U.S. stock futures rose early Tuesday morning after another record-setting session on Wall Street.
Dow Jones Industrial Average futures traded up 180 points, or 0.6%. The move implied a positive open of around 160 points. Traders were also evaluating a major shake-up to the 124-year-old blue chip benchmark.
S&P 500 futures added 0.4%. Nasdaq 100 futures were flat.
During regular trading, the S&P 500 climbed 1% and closed above 3,400 for the first time. Apple also hit an all-time high, leading other tech names higher, while airline and cruise operator stocks jumped amid enthusiasm on the coronavirus front.
“Equity investors continue to express cautious optimism on the direction of the economy and progress with the virus,” said Mark Hackett, chief of investment research at Nationwide. “Investor sentiment has shifted, with substantial optimism now embedded into the equity markets, driving valuations to the highest level since the technology bubble.”
That optimism comes as the number of newly confirmed coronavirus infections in the U.S. has dropped. Data compiled by Johns Hopkins University showed new cases fell to under 37,000 and have been below 50,000 since mid-August.
Meanwhile, the Food and Drug Administration approved the use of convalescent plasma as a treatment for coronavirus patients. The Trump administration is also reportedly considering fast-tracking an experimental vaccine from the U.K.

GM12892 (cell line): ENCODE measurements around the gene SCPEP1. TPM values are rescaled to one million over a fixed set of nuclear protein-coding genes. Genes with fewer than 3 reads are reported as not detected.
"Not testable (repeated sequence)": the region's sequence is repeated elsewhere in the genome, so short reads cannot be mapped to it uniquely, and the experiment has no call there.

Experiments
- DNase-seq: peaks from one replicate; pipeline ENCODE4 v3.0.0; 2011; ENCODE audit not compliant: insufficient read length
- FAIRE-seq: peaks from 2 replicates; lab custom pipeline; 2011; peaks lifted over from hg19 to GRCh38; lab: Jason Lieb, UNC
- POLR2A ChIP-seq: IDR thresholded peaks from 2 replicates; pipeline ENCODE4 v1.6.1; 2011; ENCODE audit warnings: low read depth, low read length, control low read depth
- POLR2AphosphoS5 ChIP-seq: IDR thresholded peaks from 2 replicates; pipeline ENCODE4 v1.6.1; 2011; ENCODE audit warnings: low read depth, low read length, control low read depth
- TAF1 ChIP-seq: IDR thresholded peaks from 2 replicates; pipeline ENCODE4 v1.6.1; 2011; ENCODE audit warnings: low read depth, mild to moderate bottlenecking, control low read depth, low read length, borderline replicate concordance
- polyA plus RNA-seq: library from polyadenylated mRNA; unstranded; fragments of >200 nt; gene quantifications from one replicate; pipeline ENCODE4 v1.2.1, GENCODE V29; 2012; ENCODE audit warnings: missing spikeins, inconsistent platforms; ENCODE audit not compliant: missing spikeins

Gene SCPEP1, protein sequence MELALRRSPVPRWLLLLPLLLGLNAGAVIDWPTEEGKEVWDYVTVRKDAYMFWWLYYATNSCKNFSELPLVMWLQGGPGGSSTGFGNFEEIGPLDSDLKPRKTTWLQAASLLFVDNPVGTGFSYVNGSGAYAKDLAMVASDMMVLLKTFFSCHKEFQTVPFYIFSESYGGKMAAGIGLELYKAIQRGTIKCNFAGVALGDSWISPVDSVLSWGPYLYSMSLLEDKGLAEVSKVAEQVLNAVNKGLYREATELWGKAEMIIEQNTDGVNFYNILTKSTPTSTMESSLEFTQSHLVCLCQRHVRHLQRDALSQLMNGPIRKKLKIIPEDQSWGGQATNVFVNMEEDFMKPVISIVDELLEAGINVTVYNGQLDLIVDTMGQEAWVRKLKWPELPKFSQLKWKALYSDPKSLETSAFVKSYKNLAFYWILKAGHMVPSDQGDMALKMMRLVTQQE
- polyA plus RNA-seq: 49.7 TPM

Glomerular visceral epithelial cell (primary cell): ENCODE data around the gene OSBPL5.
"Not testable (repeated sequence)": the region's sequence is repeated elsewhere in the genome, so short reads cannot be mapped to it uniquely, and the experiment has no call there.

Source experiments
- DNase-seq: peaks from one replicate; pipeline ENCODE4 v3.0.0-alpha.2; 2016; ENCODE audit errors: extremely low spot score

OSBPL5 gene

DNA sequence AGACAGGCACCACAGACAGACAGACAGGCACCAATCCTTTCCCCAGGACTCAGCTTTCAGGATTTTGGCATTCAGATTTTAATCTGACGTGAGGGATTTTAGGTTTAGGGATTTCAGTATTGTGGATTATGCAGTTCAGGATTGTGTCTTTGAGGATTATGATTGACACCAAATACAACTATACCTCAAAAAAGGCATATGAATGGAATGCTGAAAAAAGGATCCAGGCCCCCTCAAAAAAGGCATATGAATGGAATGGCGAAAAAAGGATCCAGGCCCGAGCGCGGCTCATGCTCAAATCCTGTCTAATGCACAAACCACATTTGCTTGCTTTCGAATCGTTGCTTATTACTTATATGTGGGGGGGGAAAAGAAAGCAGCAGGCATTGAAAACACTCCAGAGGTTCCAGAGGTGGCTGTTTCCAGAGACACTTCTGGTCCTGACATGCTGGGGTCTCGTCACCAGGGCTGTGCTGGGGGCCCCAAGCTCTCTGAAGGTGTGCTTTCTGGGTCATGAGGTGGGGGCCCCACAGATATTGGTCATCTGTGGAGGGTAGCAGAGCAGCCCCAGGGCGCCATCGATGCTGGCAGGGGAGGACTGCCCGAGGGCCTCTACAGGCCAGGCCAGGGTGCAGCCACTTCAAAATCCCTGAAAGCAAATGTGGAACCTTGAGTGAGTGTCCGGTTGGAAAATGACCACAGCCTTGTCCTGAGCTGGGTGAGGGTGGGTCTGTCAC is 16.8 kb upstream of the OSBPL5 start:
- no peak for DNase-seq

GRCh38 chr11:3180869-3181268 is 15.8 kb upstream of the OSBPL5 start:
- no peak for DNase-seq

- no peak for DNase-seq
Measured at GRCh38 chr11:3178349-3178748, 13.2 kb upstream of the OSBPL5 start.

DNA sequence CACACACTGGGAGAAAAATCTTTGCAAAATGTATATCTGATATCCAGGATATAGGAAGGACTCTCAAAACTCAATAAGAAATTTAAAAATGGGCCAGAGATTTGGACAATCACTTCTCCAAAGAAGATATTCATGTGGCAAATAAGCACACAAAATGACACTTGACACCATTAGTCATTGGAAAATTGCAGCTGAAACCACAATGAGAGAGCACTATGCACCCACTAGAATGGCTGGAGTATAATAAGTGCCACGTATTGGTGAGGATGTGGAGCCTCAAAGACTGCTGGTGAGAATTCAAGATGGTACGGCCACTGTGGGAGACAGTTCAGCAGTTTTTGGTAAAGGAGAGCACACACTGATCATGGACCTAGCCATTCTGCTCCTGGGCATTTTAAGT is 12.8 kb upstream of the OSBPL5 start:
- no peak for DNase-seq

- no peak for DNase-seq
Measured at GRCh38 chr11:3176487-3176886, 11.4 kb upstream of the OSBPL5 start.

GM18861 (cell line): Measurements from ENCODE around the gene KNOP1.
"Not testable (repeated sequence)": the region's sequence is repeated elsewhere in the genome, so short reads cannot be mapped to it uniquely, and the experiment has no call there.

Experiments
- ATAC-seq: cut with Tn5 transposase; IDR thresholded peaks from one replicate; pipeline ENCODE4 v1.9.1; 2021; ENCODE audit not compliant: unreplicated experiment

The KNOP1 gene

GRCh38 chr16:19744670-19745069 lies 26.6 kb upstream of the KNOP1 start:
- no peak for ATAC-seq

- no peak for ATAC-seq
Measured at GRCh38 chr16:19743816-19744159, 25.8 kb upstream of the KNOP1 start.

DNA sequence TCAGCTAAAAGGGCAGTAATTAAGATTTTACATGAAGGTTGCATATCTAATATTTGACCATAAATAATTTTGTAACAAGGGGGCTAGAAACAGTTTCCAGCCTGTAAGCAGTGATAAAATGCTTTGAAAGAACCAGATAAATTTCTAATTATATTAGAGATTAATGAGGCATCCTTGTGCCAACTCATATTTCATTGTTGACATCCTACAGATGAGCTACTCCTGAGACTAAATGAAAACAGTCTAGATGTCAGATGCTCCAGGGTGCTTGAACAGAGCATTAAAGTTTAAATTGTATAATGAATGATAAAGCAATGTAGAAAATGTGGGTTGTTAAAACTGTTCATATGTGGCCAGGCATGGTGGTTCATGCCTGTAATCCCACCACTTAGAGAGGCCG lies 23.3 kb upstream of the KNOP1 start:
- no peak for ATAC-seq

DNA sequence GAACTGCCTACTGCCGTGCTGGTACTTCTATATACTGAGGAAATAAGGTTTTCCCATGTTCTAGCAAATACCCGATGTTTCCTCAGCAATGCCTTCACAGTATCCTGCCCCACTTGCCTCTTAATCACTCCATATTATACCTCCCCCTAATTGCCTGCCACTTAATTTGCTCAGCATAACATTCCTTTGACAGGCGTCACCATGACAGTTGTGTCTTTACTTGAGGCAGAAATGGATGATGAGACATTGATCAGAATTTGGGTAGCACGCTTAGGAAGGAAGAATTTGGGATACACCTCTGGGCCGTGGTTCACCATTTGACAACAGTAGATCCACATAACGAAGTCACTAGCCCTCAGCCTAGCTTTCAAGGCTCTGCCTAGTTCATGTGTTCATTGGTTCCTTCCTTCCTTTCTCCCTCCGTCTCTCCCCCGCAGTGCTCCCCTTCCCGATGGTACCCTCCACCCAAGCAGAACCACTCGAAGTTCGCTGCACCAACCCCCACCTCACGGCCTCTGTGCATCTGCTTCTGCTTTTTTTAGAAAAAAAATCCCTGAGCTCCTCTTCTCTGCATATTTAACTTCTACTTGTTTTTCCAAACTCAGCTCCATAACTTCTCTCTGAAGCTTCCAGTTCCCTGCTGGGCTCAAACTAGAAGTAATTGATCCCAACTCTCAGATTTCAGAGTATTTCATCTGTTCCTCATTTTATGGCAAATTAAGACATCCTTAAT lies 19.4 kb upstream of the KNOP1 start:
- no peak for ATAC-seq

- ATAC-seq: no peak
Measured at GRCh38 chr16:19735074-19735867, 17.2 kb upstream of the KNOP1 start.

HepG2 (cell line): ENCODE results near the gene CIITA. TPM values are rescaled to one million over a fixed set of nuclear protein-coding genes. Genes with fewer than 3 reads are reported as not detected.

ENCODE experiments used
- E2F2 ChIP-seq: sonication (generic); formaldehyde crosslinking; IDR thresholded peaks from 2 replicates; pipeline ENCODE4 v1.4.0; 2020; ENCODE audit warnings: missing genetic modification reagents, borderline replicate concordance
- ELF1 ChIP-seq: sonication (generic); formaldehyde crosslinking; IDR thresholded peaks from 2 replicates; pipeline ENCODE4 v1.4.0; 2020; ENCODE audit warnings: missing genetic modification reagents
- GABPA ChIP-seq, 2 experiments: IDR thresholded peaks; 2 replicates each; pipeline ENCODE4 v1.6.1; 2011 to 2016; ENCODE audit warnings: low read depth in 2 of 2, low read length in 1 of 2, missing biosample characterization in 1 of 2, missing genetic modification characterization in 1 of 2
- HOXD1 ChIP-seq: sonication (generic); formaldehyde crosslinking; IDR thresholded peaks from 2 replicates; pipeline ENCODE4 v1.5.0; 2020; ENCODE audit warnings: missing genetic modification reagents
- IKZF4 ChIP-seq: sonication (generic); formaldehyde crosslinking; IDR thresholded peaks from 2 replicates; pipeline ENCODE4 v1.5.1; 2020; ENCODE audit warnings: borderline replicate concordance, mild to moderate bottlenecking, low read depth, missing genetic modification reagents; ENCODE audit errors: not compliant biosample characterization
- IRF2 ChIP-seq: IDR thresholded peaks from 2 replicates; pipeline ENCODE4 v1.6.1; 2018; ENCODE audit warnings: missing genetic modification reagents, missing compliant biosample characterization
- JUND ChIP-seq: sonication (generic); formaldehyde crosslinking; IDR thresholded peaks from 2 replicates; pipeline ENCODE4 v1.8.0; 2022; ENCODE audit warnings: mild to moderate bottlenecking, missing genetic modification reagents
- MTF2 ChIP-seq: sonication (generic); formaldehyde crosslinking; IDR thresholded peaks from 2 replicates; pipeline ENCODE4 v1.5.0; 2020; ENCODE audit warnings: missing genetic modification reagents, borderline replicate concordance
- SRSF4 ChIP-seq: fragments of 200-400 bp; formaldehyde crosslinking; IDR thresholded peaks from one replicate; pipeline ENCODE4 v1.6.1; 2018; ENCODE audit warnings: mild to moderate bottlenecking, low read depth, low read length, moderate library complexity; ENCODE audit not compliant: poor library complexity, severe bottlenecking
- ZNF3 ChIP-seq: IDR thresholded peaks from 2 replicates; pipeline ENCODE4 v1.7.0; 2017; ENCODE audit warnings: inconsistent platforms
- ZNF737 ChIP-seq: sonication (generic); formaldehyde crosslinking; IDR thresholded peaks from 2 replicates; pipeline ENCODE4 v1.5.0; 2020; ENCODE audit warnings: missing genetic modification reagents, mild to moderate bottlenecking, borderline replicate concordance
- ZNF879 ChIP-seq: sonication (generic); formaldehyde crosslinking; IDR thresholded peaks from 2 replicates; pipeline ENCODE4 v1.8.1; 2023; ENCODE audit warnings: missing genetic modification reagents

Aneta Markowska, chief economist at Jefferies, said high-frequency data on the coronavirus shows economic activity in the U.S. is picking up towards the end of August.
“The reopening of schools is proving to be a positive catalyst, with back-to-school shopping on track to exceed last years’ levels. We also show early/tentative evidence of improving labor market trends in states where schools reopened in early August,” Markowska said in a note.
After the bell, S&P Dow Jones Indices said Salesforce.com will replace Exxon Mobil, Amgen will replace Pfizer and Honeywell International will replace Raytheon Technologies in the Dow average. The changes are driven by Apple’s coming stock split, which will reduce the technology weighting in the price-weighted average.
Salesforce, Amgen and Honeywell gained in premarket trading while Exxon Mobil, Pfizer and Raytheon declined. Exxon has been a part of the average for nearly 100 years.
Traders also looked ahead to key data releases, including the latest figures on consumer confidence and new home sales, which were both set for release on Tuesday.
Later this week, the Federal Reserve will hold its annual symposium on monetary policy. Wall Street will look for clues on further stimulus and where the economy is headed out of the event.
Subscribe to CNBC PRO for exclusive insights and analysis, and live business day programming from around the world.